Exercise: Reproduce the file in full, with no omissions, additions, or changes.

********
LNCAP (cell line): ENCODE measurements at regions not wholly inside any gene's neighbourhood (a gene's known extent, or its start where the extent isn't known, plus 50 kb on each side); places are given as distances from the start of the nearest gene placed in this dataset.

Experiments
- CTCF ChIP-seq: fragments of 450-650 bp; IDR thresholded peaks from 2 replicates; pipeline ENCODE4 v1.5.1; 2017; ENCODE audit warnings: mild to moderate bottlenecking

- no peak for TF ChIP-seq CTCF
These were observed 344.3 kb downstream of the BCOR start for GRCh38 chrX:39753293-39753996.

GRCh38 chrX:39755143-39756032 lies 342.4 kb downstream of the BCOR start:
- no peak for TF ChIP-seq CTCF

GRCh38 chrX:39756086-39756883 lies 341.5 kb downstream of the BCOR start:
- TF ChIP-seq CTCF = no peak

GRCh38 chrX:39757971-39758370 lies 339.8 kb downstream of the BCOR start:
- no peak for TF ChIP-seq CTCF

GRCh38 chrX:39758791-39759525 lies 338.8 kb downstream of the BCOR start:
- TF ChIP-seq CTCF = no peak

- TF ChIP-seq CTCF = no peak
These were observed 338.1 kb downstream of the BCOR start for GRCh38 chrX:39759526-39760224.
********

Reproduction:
LNCAP (cell line): ENCODE measurements at regions not wholly inside any gene's neighbourhood (a gene's known extent, or its start where the extent isn't known, plus 50 kb on each side); places are given as distances from the start of the nearest gene placed in this dataset.

Experiments
- CTCF ChIP-seq: fragments of 450-650 bp; IDR thresholded peaks from 2 replicates; pipeline ENCODE4 v1.5.1; 2017; ENCODE audit warnings: mild to moderate bottlenecking

- no peak for TF ChIP-seq CTCF
These were observed 344.3 kb downstream of the BCOR start for GRCh38 chrX:39753293-39753996.

GRCh38 chrX:39755143-39756032 lies 342.4 kb downstream of the BCOR start:
- no peak for TF ChIP-seq CTCF

GRCh38 chrX:39756086-39756883 lies 341.5 kb downstream of the BCOR start:
- TF ChIP-seq CTCF = no peak

GRCh38 chrX:39757971-39758370 lies 339.8 kb downstream of the BCOR start:
- no peak for TF ChIP-seq CTCF

GRCh38 chrX:39758791-39759525 lies 338.8 kb downstream of the BCOR start:
- TF ChIP-seq CTCF = no peak

- TF ChIP-seq CTCF = no peak
These were observed 338.1 kb downstream of the BCOR start for GRCh38 chrX:39759526-39760224.